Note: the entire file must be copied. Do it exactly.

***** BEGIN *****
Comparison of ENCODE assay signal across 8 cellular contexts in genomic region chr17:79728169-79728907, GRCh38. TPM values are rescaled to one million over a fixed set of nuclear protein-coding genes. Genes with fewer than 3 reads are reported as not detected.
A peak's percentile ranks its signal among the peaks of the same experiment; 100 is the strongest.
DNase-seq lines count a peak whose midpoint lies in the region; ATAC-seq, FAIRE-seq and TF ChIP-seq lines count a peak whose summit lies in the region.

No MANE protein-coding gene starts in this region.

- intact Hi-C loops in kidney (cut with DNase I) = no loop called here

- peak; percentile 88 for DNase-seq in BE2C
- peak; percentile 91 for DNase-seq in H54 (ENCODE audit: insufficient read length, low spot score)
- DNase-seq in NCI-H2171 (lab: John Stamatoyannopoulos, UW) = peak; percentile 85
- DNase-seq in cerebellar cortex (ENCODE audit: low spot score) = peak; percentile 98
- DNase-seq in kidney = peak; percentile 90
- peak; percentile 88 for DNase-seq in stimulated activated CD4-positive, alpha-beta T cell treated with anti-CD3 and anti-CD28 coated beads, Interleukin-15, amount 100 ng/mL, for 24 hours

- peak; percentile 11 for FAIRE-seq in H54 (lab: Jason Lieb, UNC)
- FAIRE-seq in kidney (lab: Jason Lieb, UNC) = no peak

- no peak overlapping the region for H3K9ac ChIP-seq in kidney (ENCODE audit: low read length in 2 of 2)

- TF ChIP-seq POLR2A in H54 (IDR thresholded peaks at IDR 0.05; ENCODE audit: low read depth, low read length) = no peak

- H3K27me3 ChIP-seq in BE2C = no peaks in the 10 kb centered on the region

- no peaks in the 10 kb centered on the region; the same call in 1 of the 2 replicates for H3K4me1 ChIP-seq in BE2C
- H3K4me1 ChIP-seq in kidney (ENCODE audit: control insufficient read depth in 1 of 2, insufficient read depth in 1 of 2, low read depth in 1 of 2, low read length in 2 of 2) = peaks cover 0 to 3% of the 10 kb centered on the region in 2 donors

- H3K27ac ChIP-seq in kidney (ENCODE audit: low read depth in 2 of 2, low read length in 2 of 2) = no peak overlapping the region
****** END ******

Comparison of ENCODE assay signal across 8 cellular contexts in genomic region chr17:79728169-79728907, GRCh38. TPM values are rescaled to one million over a fixed set of nuclear protein-coding genes. Genes with fewer than 3 reads are reported as not detected.
A peak's percentile ranks its signal among the peaks of the same experiment; 100 is the strongest.
DNase-seq lines count a peak whose midpoint lies in the region; ATAC-seq, FAIRE-seq and TF ChIP-seq lines count a peak whose summit lies in the region.

No MANE protein-coding gene starts in this region.

- intact Hi-C loops in kidney (cut with DNase I) = no loop called here

- peak; percentile 88 for DNase-seq in BE2C
- peak; percentile 91 for DNase-seq in H54 (ENCODE audit: insufficient read length, low spot score)
- DNase-seq in NCI-H2171 (lab: John Stamatoyannopoulos, UW) = peak; percentile 85
- DNase-seq in cerebellar cortex (ENCODE audit: low spot score) = peak; percentile 98
- DNase-seq in kidney = peak; percentile 90
- peak; percentile 88 for DNase-seq in stimulated activated CD4-positive, alpha-beta T cell treated with anti-CD3 and anti-CD28 coated beads, Interleukin-15, amount 100 ng/mL, for 24 hours

- peak; percentile 11 for FAIRE-seq in H54 (lab: Jason Lieb, UNC)
- FAIRE-seq in kidney (lab: Jason Lieb, UNC) = no peak

- no peak overlapping the region for H3K9ac ChIP-seq in kidney (ENCODE audit: low read length in 2 of 2)

- TF ChIP-seq POLR2A in H54 (IDR thresholded peaks at IDR 0.05; ENCODE audit: low read depth, low read length) = no peak

- H3K27me3 ChIP-seq in BE2C = no peaks in the 10 kb centered on the region

- no peaks in the 10 kb centered on the region; the same call in 1 of the 2 replicates for H3K4me1 ChIP-seq in BE2C
- H3K4me1 ChIP-seq in kidney (ENCODE audit: control insufficient read depth in 1 of 2, insufficient read depth in 1 of 2, low read depth in 1 of 2, low read length in 2 of 2) = peaks cover 0 to 3% of the 10 kb centered on the region in 2 donors

- H3K27ac ChIP-seq in kidney (ENCODE audit: low read depth in 2 of 2, low read length in 2 of 2) = no peak overlapping the region